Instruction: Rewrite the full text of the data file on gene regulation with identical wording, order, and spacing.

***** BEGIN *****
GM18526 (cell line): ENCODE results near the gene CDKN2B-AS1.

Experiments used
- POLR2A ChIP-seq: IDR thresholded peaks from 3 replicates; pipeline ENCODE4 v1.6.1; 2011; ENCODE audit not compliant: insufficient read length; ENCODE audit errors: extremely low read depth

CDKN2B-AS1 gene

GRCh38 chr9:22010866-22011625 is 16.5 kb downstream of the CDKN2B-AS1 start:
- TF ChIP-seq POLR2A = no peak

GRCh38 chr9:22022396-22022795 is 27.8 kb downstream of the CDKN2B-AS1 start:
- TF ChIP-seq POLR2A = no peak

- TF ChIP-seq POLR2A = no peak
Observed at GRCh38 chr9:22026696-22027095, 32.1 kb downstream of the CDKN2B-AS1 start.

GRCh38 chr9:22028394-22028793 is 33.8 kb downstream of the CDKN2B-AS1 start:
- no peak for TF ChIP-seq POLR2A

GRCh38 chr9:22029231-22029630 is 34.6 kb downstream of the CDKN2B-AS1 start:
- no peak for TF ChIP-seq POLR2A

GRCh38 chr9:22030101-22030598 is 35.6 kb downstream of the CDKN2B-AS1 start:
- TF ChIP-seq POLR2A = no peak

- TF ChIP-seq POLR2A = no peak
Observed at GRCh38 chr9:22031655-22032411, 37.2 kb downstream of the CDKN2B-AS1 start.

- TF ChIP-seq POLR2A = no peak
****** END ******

GM18526 (cell line): ENCODE results near the gene CDKN2B-AS1.

Experiments used
- POLR2A ChIP-seq: IDR thresholded peaks from 3 replicates; pipeline ENCODE4 v1.6.1; 2011; ENCODE audit not compliant: insufficient read length; ENCODE audit errors: extremely low read depth

CDKN2B-AS1 gene

GRCh38 chr9:22010866-22011625 is 16.5 kb downstream of the CDKN2B-AS1 start:
- TF ChIP-seq POLR2A = no peak

GRCh38 chr9:22022396-22022795 is 27.8 kb downstream of the CDKN2B-AS1 start:
- TF ChIP-seq POLR2A = no peak

- TF ChIP-seq POLR2A = no peak
Observed at GRCh38 chr9:22026696-22027095, 32.1 kb downstream of the CDKN2B-AS1 start.

GRCh38 chr9:22028394-22028793 is 33.8 kb downstream of the CDKN2B-AS1 start:
- no peak for TF ChIP-seq POLR2A

GRCh38 chr9:22029231-22029630 is 34.6 kb downstream of the CDKN2B-AS1 start:
- no peak for TF ChIP-seq POLR2A

GRCh38 chr9:22030101-22030598 is 35.6 kb downstream of the CDKN2B-AS1 start:
- TF ChIP-seq POLR2A = no peak

- TF ChIP-seq POLR2A = no peak
Observed at GRCh38 chr9:22031655-22032411, 37.2 kb downstream of the CDKN2B-AS1 start.

- TF ChIP-seq POLR2A = no peak